Falls in Nursing Homes
Even though falls can be a common occurrence among the elderly citizens, when looking at the statistics, it is enough to cause concern for alarm, especially when factoring in the amount of falls that could have otherwise been avoided in nursing homes:
- The largest single cause of falls among the elderly, at 36 percent, of potentially preventable hospital emergency room visits made by nursing home residents is injury due to a fall.
- Deaths, sometimes even wrongful deaths, of approximately 1,800 nursing home residents each year can be attributed to fall-related injuries.
- A typical, 100-bed nursing home reports at least 100 to 200 falls per year. Keep in mind these are only the reported falls. Several nursing home falls are never reported.
- Adults 65 and older are four times more likely to die of fall-related injuries if they live in a nursing homes compared to those that live at home or with loved ones.
- Up to 75 % of nursing home residents fall on an annual basis. This is more than double the rate for senior citizens who don’t live in nursing homes. Over a third of fall-related injuries happen to residents who can’t walk.
- Although a relatively small number (2 to 6 %) of falls result in fractures, 10 to 20 % of nursing home falls cause extremely serious injuries. Many of these injuries lead to loss of function and disability; the resulting fear of falling can also lead to further loss of function, social isolation, and depression.
- According to the Centers for Disease Control and Prevention (CDC), around 16 to 27% of nursing home falls are a result on environmental hazards.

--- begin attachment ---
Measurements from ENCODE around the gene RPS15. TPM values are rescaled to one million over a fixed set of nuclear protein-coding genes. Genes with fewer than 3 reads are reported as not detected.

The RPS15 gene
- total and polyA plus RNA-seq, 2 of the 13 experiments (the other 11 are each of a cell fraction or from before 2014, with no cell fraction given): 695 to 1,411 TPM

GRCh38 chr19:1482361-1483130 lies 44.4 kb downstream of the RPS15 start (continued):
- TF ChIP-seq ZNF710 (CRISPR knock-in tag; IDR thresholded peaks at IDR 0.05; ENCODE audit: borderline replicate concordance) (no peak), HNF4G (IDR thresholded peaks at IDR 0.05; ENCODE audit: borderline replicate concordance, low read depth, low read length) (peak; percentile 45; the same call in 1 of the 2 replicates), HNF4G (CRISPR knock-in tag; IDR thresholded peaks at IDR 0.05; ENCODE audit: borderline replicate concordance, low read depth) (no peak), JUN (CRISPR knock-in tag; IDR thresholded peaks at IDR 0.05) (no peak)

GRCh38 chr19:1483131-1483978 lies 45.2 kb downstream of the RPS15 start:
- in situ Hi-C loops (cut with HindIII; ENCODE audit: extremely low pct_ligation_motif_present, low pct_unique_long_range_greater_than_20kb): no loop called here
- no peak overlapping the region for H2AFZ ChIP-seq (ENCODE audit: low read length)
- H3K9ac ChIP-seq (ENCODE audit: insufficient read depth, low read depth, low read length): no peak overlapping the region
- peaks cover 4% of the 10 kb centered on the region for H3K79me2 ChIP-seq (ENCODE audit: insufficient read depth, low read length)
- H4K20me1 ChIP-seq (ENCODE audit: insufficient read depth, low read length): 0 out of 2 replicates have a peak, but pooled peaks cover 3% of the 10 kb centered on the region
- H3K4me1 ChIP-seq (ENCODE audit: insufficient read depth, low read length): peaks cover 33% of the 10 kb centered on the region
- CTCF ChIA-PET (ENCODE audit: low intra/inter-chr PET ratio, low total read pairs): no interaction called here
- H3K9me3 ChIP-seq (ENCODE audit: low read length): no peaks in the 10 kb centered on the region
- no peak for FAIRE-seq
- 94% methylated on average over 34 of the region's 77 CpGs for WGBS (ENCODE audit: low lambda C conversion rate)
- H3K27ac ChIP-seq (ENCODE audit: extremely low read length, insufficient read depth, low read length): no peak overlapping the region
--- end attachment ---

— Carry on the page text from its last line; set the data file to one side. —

Typically, nursing home residents are on average older and in poorer health than seniors citizens who live in in their own homes or with loved one. As a result, nursing home residents may be more prone to falling and accidents. However, a well-run and effective nursing home should be able to prevent the majority of these incidents. It’s imperative for nursing home staff members to be attentive at all times, especially to patients who suffer from physical disabilities and cognitive impairments such as dementia. These residents should always receive the proper foot care, shoes, and the appropriate walking aids. In addition, nursing homes should never have environmental hazards, and if any occur, they should removed immediately. Environmental hazards consist of poor lighting, slippery floors, debris in walkways, improper exit signs, broken equipment and more. Moreover, incorrect bed heights and faulty bed rails should be remedied immediately. Faulty bed rails and incorrect bed height accounts for close to 30 percent of nursing home falls nationwide.
Other Ways to Prevent Nursing Home Falls
As previously mentioned, nursing home staff should always be attentive to residents, and the proper equipment should always be available to those who need help walking. Additionally, however, there are several other ways falls can be prevented, or at least reduced significantly, in nursing homes: